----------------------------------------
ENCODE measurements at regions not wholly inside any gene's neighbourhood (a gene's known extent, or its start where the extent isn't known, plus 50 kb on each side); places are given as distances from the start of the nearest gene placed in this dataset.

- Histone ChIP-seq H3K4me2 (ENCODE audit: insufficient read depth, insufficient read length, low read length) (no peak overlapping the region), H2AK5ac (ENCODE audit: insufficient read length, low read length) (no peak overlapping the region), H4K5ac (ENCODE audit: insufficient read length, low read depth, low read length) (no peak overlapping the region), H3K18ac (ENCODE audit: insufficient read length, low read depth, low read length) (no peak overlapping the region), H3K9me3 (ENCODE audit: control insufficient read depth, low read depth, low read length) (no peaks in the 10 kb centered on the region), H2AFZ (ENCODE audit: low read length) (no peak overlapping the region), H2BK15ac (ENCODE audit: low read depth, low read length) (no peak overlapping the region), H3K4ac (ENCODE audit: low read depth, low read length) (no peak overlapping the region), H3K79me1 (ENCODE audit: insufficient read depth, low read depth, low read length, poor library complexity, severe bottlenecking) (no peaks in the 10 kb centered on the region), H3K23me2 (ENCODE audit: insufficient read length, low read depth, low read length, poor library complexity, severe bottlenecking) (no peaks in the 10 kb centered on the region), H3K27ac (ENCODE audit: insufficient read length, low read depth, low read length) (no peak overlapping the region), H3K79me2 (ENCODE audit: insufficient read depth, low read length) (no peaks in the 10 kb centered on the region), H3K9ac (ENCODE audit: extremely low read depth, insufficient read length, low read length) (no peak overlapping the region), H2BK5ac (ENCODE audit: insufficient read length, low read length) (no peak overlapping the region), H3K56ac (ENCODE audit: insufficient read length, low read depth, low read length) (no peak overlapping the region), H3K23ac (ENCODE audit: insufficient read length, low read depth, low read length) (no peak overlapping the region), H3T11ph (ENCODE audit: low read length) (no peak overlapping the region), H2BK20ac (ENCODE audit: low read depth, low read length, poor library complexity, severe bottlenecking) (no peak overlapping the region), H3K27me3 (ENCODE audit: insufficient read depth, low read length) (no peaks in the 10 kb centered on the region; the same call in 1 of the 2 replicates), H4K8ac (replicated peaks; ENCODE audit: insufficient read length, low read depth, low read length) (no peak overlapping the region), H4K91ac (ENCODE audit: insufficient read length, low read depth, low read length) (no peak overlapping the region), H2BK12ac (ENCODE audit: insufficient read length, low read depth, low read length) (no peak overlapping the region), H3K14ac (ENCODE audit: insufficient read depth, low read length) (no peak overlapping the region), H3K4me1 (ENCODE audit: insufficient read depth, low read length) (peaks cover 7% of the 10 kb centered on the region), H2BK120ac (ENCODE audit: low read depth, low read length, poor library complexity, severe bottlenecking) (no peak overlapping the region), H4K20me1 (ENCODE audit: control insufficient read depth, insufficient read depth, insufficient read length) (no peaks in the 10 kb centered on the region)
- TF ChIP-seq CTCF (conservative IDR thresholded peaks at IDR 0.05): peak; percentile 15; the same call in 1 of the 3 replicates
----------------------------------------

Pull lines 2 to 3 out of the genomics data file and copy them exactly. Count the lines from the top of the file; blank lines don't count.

- Histone ChIP-seq H3K4me2 (ENCODE audit: insufficient read depth, insufficient read length, low read length) (no peak overlapping the region), H2AK5ac (ENCODE audit: insufficient read length, low read length) (no peak overlapping the region), H4K5ac (ENCODE audit: insufficient read length, low read depth, low read length) (no peak overlapping the region), H3K18ac (ENCODE audit: insufficient read length, low read depth, low read length) (no peak overlapping the region), H3K9me3 (ENCODE audit: control insufficient read depth, low read depth, low read length) (no peaks in the 10 kb centered on the region), H2AFZ (ENCODE audit: low read length) (no peak overlapping the region), H2BK15ac (ENCODE audit: low read depth, low read length) (no peak overlapping the region), H3K4ac (ENCODE audit: low read depth, low read length) (no peak overlapping the region), H3K79me1 (ENCODE audit: insufficient read depth, low read depth, low read length, poor library complexity, severe bottlenecking) (no peaks in the 10 kb centered on the region), H3K23me2 (ENCODE audit: insufficient read length, low read depth, low read length, poor library complexity, severe bottlenecking) (no peaks in the 10 kb centered on the region), H3K27ac (ENCODE audit: insufficient read length, low read depth, low read length) (no peak overlapping the region), H3K79me2 (ENCODE audit: insufficient read depth, low read length) (no peaks in the 10 kb centered on the region), H3K9ac (ENCODE audit: extremely low read depth, insufficient read length, low read length) (no peak overlapping the region), H2BK5ac (ENCODE audit: insufficient read length, low read length) (no peak overlapping the region), H3K56ac (ENCODE audit: insufficient read length, low read depth, low read length) (no peak overlapping the region), H3K23ac (ENCODE audit: insufficient read length, low read depth, low read length) (no peak overlapping the region), H3T11ph (ENCODE audit: low read length) (no peak overlapping the region), H2BK20ac (ENCODE audit: low read depth, low read length, poor library complexity, severe bottlenecking) (no peak overlapping the region), H3K27me3 (ENCODE audit: insufficient read depth, low read length) (no peaks in the 10 kb centered on the region; the same call in 1 of the 2 replicates), H4K8ac (replicated peaks; ENCODE audit: insufficient read length, low read depth, low read length) (no peak overlapping the region), H4K91ac (ENCODE audit: insufficient read length, low read depth, low read length) (no peak overlapping the region), H2BK12ac (ENCODE audit: insufficient read length, low read depth, low read length) (no peak overlapping the region), H3K14ac (ENCODE audit: insufficient read depth, low read length) (no peak overlapping the region), H3K4me1 (ENCODE audit: insufficient read depth, low read length) (peaks cover 7% of the 10 kb centered on the region), H2BK120ac (ENCODE audit: low read depth, low read length, poor library complexity, severe bottlenecking) (no peak overlapping the region), H4K20me1 (ENCODE audit: control insufficient read depth, insufficient read depth, insufficient read length) (no peaks in the 10 kb centered on the region)
- TF ChIP-seq CTCF (conservative IDR thresholded peaks at IDR 0.05): peak; percentile 15; the same call in 1 of the 3 replicates